“I think it’s so significant what we’ve done in 20 years, and remarkable to think about what we can do in the next 20,” said Frank, former vice president of the Baltimore Development Corporation and an ex-deputy mayor.

Harborplace developer David Bramble jumps participates in the Waterfront Partnership's Harbor Splash event. (@MayorBMScott)

Harborplace developer David Bramble (center) participates in the Waterfront Partnership’s Harbor Splash event. In the forefront is City Administrator Faith Leach. (@MayorBMScott)

Bacteria and Pollutants

While the Waterfront Partnership has long hedged its bets, saying that harbor water is not always safe and needs to be managed as a “recreation resource,” the visual of important city and state leaders leaping into the water had the feel of a victory lap.

The triumphant tone isn’t backed up by water quality data and the lack of any swim infrastructure.

There is no doubt that bacteria levels in the Inner Harbor have been reduced. According to Lindquist, who has worked to improve harbor water quality for 14 years, bacteria counts in the water finally began to decrease in 2019.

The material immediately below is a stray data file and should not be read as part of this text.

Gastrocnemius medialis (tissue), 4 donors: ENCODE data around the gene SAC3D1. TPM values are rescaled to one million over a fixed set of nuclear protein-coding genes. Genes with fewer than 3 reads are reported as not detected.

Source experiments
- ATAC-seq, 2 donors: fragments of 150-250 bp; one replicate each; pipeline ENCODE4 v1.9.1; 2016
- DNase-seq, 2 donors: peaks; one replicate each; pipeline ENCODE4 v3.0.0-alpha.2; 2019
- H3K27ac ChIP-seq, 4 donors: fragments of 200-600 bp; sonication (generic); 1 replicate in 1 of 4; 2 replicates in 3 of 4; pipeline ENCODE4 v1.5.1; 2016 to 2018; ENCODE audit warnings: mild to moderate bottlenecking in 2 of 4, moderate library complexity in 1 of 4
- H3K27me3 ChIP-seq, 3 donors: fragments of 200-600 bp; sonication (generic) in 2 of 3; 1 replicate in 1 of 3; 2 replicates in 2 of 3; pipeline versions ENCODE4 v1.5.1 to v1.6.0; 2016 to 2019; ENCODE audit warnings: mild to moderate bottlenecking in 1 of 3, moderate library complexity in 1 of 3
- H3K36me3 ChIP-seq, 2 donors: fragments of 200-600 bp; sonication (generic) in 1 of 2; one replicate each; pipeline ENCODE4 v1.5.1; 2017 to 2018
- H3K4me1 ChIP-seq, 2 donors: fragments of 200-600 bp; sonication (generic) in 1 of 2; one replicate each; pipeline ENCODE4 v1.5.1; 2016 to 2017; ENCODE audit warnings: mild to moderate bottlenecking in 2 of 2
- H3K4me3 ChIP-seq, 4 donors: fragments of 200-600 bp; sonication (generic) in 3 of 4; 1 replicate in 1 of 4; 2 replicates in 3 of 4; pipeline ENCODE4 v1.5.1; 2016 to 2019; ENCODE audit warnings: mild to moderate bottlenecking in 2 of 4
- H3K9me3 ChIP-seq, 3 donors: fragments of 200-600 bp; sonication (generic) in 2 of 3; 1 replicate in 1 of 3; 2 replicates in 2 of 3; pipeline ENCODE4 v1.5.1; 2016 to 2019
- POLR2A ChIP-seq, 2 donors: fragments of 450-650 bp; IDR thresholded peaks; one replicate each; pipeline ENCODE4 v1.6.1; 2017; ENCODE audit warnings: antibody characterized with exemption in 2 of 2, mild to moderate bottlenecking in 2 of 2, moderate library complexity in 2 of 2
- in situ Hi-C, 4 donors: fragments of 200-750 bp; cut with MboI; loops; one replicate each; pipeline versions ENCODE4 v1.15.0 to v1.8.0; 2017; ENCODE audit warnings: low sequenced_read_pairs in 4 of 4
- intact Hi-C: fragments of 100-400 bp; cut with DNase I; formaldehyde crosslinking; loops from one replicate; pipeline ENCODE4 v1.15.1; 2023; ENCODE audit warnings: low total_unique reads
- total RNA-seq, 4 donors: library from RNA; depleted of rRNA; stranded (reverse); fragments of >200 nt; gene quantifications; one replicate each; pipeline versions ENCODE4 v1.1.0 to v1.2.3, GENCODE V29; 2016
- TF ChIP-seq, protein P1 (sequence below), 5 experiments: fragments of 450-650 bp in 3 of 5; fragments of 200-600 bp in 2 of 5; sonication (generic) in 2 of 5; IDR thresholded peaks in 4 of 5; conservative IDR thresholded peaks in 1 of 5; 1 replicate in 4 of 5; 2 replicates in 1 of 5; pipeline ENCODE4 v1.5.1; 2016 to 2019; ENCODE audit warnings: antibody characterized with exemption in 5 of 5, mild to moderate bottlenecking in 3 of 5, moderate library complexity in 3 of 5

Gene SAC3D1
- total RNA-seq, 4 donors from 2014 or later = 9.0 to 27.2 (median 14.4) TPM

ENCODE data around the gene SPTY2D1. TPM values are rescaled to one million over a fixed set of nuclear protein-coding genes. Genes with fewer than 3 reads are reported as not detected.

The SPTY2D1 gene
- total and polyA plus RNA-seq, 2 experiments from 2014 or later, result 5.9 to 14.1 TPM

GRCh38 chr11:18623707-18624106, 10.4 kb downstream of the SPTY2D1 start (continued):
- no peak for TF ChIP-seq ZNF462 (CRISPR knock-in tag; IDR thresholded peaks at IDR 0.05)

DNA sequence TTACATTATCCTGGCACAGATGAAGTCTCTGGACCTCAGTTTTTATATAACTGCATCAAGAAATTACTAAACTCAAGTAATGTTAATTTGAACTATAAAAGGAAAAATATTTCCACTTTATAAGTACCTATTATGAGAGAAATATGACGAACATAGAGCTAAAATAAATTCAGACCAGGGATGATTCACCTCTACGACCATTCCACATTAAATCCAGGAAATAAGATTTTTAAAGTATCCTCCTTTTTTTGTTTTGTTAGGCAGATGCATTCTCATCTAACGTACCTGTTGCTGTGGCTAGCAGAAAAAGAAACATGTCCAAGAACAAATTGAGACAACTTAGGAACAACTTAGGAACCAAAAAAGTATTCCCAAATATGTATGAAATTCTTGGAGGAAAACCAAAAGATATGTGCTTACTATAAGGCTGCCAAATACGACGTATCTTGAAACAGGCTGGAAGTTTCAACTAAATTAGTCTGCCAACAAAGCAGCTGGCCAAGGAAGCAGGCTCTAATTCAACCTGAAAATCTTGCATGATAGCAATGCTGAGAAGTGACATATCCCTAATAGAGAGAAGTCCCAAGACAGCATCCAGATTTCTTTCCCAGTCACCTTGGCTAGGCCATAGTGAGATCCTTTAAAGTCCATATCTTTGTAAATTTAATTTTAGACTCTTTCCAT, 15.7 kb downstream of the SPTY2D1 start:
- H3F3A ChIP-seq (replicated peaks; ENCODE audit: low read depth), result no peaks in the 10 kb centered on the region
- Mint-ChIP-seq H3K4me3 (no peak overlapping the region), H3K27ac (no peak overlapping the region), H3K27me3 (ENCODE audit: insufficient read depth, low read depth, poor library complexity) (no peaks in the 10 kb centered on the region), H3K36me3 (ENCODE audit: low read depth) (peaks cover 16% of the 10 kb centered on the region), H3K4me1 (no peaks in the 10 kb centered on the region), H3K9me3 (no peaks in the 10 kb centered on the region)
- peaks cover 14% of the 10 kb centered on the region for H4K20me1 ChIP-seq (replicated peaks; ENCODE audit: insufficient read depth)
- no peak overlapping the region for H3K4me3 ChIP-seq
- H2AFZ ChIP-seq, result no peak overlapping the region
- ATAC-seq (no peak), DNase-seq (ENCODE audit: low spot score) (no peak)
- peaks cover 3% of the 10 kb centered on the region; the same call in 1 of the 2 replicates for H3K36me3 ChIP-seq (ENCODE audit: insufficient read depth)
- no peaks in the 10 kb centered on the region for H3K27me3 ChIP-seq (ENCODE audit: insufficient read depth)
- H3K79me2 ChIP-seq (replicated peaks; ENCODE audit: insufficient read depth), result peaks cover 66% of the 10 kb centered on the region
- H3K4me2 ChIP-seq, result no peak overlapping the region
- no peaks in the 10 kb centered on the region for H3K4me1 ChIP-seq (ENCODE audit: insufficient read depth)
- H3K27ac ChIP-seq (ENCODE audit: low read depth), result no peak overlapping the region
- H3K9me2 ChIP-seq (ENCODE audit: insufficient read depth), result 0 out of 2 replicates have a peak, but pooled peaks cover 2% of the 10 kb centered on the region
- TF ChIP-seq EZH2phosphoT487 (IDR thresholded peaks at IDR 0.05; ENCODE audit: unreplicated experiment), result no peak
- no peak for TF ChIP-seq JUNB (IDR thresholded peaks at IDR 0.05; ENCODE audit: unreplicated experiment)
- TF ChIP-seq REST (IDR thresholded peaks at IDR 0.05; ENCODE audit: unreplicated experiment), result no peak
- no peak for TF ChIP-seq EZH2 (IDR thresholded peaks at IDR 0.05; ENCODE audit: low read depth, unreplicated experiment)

Enterococcus bacteria is the main concern from a public health standpoint: recreating or boating in waterways with elevated levels carries a higher risk of getting sick from water-borne pathogens.

The Waterfront Partnership’s own data shows that the water still doesn’t meet Maryland’s water quality standards for bacteria during a significant percentage of the time.

Last summer the water didn’t meet safety standards at least 20% of the time at Bond Street Wharf. In July 2023, the water didn’t meet standards 40% of the time.

This year’s water quality report card tells the grim truth about the overall state of Baltimore Harbor (6/16/23)

Statistics from Blue Water Baltimore, another group dedicated to water quality, are even more sobering.

For instance, according to the group’s annual report card, bacteria levels remain high at the Jones Falls Outlet near Pier Six, where that watershed’s flow dumps out into the Inner Harbor.

Samples taken there last year met the standards only 69% of the time – up from the previous year, but still a failing “D” grade.

The overall watershed scored worse, posting a failing “F” grade on the group’s composite eco-score for a host of other parameters that impact aquatic life, including chlorophyll, conductivity, dissolved oxygen, water clarity, nitrogen and phosphorus.

Waves of people jump into Baltimore's Harborin Fells Point after the Waterfront Partnership declares it safe to do so. (Peder Schaefer)

Waves of people jump into the harbor on Sunday at an event sponsored by the Waterfront Partnership. (Peder Schaefer)

Weekend Drowning

On Saturday night, a 37-year-old man drowned in the Middle Branch of the Patapsco River on the Baltimore Peninsula, as Port Covington is currently called, at a location listed by police as 2999 Light Street near Ferry Bar.